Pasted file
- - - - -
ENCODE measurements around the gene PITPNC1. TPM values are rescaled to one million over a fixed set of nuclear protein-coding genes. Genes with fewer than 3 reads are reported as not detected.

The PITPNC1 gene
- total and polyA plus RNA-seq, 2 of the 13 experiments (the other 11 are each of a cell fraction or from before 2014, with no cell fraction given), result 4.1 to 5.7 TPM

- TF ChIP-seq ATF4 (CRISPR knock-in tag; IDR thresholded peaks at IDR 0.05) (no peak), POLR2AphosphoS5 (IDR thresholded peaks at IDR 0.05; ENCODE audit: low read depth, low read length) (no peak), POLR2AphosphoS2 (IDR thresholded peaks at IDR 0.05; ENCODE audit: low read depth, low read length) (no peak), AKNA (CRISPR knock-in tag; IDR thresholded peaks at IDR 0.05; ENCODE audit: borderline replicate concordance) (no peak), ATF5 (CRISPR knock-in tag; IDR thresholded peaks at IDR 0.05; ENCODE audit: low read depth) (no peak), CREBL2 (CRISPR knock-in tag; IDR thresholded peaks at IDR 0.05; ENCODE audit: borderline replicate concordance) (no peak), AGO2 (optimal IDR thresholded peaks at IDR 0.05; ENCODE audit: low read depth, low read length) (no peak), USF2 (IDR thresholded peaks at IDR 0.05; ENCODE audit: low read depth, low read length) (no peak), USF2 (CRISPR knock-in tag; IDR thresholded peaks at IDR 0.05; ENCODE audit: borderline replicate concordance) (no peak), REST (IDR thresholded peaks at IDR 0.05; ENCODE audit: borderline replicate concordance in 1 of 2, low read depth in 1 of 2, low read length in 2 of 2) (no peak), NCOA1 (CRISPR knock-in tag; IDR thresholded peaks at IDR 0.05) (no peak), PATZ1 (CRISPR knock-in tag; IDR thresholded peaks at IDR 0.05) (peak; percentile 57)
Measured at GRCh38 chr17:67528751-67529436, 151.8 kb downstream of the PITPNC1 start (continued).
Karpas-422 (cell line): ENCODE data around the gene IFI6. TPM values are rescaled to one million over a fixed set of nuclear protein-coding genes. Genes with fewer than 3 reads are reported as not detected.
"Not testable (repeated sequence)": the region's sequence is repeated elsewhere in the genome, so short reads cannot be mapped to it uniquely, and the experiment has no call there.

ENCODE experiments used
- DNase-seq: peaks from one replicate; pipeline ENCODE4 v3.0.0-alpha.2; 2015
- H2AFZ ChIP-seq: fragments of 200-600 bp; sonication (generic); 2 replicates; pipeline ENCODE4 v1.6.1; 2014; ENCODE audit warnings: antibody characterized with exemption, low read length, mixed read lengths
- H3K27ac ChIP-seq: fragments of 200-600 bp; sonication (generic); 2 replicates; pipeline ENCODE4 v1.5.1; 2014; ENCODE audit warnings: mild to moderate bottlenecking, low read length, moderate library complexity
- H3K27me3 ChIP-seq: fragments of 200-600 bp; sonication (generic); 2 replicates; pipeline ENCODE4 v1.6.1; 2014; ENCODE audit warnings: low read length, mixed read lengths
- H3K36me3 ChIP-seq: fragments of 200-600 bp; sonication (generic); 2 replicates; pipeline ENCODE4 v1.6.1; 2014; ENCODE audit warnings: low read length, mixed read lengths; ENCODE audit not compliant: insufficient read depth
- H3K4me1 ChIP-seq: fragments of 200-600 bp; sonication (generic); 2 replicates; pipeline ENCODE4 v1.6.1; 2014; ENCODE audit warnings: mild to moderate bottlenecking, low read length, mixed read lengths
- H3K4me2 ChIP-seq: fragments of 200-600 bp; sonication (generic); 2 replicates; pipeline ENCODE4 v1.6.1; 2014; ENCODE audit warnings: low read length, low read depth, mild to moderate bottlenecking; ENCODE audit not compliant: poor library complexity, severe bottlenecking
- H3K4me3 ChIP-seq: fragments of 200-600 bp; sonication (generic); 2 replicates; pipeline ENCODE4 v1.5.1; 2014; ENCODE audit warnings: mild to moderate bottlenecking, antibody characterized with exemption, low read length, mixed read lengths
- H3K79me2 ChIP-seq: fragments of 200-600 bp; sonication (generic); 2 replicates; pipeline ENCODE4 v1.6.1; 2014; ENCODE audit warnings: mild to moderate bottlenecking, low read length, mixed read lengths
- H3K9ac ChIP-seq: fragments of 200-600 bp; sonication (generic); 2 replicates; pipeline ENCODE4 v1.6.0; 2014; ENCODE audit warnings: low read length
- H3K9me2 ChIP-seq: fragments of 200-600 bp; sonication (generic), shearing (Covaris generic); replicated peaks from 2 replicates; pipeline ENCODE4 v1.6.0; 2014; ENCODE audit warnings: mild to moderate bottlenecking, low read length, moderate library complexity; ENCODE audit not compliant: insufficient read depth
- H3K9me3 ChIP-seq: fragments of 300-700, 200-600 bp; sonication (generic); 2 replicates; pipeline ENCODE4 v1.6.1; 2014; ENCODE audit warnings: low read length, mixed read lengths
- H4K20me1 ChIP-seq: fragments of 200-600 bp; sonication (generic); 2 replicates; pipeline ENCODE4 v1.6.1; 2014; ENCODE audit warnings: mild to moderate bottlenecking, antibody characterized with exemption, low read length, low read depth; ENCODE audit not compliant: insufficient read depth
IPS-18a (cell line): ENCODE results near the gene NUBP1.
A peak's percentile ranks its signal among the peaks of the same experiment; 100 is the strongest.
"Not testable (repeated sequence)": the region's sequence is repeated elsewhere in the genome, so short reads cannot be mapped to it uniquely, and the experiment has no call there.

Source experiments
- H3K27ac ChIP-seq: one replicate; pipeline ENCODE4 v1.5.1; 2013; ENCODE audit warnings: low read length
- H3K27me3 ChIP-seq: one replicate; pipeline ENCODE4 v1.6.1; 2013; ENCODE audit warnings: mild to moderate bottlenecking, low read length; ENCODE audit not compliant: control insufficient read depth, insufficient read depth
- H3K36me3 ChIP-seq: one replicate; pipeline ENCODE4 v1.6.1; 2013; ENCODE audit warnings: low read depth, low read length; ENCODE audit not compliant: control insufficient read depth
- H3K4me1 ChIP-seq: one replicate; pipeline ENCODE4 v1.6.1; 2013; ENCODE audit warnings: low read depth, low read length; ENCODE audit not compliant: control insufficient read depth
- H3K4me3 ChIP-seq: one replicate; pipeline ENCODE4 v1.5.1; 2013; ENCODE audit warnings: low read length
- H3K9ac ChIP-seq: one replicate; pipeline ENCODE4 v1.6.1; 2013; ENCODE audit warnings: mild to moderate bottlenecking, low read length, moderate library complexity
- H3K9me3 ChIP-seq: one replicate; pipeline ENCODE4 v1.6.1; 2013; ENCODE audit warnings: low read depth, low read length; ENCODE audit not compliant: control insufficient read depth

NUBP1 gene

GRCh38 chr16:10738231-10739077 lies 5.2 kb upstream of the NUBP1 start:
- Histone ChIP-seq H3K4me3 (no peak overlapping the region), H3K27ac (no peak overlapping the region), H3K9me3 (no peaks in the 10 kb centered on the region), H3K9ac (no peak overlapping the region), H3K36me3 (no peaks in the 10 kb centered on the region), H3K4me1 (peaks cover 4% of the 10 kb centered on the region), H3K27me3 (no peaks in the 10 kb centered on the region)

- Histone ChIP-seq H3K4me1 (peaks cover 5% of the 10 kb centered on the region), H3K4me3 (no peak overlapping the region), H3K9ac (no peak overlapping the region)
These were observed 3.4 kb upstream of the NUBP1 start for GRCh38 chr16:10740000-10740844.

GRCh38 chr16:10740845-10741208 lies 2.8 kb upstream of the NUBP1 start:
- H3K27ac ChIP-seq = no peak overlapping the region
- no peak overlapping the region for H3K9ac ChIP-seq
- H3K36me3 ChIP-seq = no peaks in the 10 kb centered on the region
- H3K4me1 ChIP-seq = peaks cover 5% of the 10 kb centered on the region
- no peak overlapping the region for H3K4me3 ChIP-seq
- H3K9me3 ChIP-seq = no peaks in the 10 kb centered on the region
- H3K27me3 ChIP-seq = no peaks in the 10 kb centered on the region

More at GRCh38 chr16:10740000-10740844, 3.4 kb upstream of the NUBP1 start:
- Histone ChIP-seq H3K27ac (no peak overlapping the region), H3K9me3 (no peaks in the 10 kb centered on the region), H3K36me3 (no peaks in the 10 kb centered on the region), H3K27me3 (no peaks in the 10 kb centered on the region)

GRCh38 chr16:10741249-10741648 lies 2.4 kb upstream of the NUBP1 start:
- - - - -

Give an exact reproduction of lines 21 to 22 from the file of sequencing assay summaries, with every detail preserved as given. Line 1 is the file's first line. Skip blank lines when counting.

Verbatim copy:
- H4K20me1 ChIP-seq: fragments of 200-600 bp; sonication (generic); 2 replicates; pipeline ENCODE4 v1.6.1; 2014; ENCODE audit warnings: mild to moderate bottlenecking, antibody characterized with exemption, low read length, low read depth; ENCODE audit not compliant: insufficient read depth
IPS-18a (cell line): ENCODE results near the gene NUBP1.